The other scripture is an indirect reference (1 Cor 16:2). Here Paul is giving the direction to the Corinthian church to collect and keep together the specific offering that they were going to give the much poorer Jerusalem Christians. He said to do this when they met on the first day of the week. It seems like Paul was saying, “Since you’re meeting anyways, this is a good time for you to do this.” Keep in mind here that he was referring specifically to that particular donation to the Jerusalem Christians who were suffering through a terrible drought. But the point was when it happened – the first day of the week. When we combine this with the comment from Luke in Acts 20:7, it seems like they had a custom of getting together every Sunday to take the Lord’s Supper and fellowship with each other. Now it’s clear from many other scriptures in Acts that this wasn’t the only time the first Christians met to fellowship and worship. They seemed to meet throughout the week – particularly when the Church was just getting started (Acts 2:46). Also, it’s neat to point out that not once does the New Testament ever mention having a worship service on Sundays when they met. Two reasons for that – there is nothing scriptural about a “worship service” (it’s a man-made term, and the idea of five acts of worship is not a scriptural term either). They worshipped God all the time they were together.

What a long, boring answer to a short concise issue. Based off of these two scriptures, which are the only that really deal with the issue, it seems that the normal practice of the first Christians was to meet together on Sunday to share the Communion together, even though they met throughout the week for fellowship and worship. The fact that the Preacher got long-winded on that one Sunday evening and they didn’t share the Communion together until the next day was evidently not a big deal.

Five Types of Churches

I recently read Generating Hope: A Strategy for Reaching the Postmodern Generation by Jimmy Long. Here’s a few thoughts from this text that I thought were particularly helpful with discerning where our churches should be in relation to the significant culture changes.

The Church is at a major critical juncture in regard to two major cultural changes. First, we are transitioning in leadership and authority from the Baby-Boomers generation to Generation X. Second, there is a philosophical shift that is occurring (or perhaps has fully  occurred) in the western society where the culture moves from the modern to the postmodern era.

The big question is, how do we respond to the change in culture? As the Baby Boomers (and earlier generations) begin to relinquish the leadership reigns what will that look like? What kind of tension is this creating and how are we responding? From all appearances, it seems that most churches were built in and for the previous culture – the modern culture. Now the culture is changing and the church is having trouble connecting.

Jimmy Long gives the five models that help us to understand how the Church relates to the culture as it changes from modern to postmodern.

  1. Assimilating church – The church tries to make itself relevant to the prevailing culture by adopting some of the culture’s characteristics. The church supposedly does this in order to be welcomed by the culture and to encourage the culture to be open to the gospel. Scriptural reference from 1 Corinthians 9:20. If the church becomes too assimilated you can’t tell the difference between culture and church. If that happens then there isn’t much need for the church. I can get Jesus without the Church.
  2. Protecting church – Christians respond to sinfulness and its consequences with a sense of hopelessness and a desire for protection. “All of this is beyond my understanding and control. I can’t make any difference in the world. Sin is awful and powerful. My best strategy is to build a wall around myself and my family to keep out the changes and evil.” This worldview represents a dualistic approach to society that sees the church as good and the culture as bad. The protective church seem to have little faith in God’s sovereignty – Matthew 16:18.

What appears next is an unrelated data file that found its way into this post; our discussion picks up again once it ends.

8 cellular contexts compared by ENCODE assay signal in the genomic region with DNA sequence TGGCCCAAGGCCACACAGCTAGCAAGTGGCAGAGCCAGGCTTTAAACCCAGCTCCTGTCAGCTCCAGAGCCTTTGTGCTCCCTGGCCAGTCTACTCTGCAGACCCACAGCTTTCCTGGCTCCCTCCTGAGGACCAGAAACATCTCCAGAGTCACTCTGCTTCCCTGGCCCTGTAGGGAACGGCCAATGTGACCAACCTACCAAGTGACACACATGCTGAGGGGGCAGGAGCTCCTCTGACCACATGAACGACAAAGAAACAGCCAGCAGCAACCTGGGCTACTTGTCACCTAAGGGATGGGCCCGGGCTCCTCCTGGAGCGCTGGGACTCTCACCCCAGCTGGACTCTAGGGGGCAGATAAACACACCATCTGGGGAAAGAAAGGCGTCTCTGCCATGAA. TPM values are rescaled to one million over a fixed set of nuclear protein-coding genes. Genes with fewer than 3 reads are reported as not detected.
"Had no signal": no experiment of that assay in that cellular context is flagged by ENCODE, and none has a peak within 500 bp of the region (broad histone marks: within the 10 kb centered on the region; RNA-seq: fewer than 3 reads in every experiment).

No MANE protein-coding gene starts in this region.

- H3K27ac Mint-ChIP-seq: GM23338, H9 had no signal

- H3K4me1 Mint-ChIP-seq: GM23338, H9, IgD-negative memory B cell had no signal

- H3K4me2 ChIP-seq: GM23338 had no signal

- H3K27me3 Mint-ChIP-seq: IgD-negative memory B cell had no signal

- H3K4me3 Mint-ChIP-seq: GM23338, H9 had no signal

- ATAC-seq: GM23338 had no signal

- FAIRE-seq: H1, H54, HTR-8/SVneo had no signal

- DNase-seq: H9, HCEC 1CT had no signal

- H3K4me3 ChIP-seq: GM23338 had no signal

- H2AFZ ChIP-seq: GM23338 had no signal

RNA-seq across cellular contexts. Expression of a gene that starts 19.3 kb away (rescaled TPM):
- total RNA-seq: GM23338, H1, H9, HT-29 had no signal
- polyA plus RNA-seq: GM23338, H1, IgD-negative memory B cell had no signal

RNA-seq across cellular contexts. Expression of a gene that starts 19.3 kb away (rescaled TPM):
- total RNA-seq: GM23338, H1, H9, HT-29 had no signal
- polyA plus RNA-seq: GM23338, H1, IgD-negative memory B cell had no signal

3. Unchanging Church – Pretty much ignores the culture. Views the church as having nothing to do with present culture. The church is above and beyond the culture. Tries to hold on to its own traditions by rising above culture. Christians in the unchanging church try to equate their own traditions, as exemplified in the above story, with Jesus’ blessings. The weakness of this model is that although the culture and the people within the culture do change, the church does not change to meet people where they are. As the culture continues to change, the unchanging church model becomes more and more marginalized and exerts less and less impact on society.
  4. Battling Church – Fears the annihilation of the church and is fighting back with all the weapons it can muster. James Dobson states, “The heated dispute over values in Western nations is simply a continuation of the age old struggle between the principles of righteousness and the kingdom of darkness and someday soon I believe a winner will emerge and the loser will fade from memory. Sees the church essentially as the new Israel.
  5. Influencing Church – Instead of seeing the culture as a battlefield and Christians as warriors, the influencing church sees the world as a mission field and Christians as missionaries. Sees itself as intimately involved in the culture. Redemption does not change their involvement in the culture, but it changes them as the character of their involvement. They see the neighborhood and the local school as mission fields, not battlegrounds. Far from being military bunkers, their homes are “havens of hospitality” with the Welcome sign displayed out front. For them evangelism comes first and cultural change comes second. The gospel message will be powerful only through showing love to neighbors and living lives of integrity. Those in the influencing church see others as people created by God and in need of God, not as the enemies of God. So their strategy in one of influence, dialogue and a prophetic voice.